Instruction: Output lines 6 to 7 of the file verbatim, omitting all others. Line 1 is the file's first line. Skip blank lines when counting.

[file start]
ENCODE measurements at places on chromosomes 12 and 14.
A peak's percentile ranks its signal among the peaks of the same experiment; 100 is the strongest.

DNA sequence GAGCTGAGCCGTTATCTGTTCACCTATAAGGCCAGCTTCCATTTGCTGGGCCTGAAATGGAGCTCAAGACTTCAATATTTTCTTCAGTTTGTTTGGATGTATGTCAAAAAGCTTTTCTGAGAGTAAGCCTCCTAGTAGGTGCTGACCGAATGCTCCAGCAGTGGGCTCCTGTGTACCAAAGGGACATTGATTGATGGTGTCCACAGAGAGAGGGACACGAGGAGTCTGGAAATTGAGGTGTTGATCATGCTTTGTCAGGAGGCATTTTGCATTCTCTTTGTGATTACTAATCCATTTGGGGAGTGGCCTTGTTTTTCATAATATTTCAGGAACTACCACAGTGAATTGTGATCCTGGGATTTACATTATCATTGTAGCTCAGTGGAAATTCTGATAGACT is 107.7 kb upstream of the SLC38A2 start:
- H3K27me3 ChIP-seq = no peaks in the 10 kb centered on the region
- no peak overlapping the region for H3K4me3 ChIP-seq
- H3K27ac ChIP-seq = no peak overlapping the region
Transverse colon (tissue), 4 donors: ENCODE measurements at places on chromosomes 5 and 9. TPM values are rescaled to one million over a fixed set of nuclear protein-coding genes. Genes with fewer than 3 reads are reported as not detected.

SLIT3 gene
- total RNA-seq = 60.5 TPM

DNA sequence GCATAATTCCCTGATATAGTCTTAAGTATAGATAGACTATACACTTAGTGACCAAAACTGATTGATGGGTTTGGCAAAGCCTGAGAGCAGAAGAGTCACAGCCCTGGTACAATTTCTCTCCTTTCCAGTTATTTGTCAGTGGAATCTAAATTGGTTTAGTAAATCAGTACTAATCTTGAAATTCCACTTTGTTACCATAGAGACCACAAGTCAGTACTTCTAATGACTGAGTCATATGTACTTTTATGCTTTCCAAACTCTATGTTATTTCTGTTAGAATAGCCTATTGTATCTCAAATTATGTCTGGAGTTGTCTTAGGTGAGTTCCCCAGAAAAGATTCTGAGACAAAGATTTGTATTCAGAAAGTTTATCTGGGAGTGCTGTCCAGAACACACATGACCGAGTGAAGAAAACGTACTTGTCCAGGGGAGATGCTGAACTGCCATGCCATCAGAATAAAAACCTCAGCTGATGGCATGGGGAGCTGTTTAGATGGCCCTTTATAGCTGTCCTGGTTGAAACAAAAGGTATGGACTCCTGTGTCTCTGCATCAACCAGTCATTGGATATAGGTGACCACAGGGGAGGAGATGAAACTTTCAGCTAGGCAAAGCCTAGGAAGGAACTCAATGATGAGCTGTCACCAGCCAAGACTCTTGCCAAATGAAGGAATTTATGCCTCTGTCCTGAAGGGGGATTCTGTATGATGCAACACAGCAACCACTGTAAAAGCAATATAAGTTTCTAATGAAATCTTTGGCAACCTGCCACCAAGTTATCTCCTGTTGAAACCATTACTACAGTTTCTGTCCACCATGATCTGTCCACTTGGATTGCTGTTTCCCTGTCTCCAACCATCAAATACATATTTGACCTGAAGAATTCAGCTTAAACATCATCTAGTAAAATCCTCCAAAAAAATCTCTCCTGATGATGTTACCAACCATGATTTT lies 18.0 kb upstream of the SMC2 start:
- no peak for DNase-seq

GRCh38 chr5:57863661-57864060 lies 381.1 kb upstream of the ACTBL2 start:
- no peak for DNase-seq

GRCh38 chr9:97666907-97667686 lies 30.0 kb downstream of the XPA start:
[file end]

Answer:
- H3K27ac ChIP-seq = no peak overlapping the region
Transverse colon (tissue), 4 donors: ENCODE measurements at places on chromosomes 5 and 9. TPM values are rescaled to one million over a fixed set of nuclear protein-coding genes. Genes with fewer than 3 reads are reported as not detected.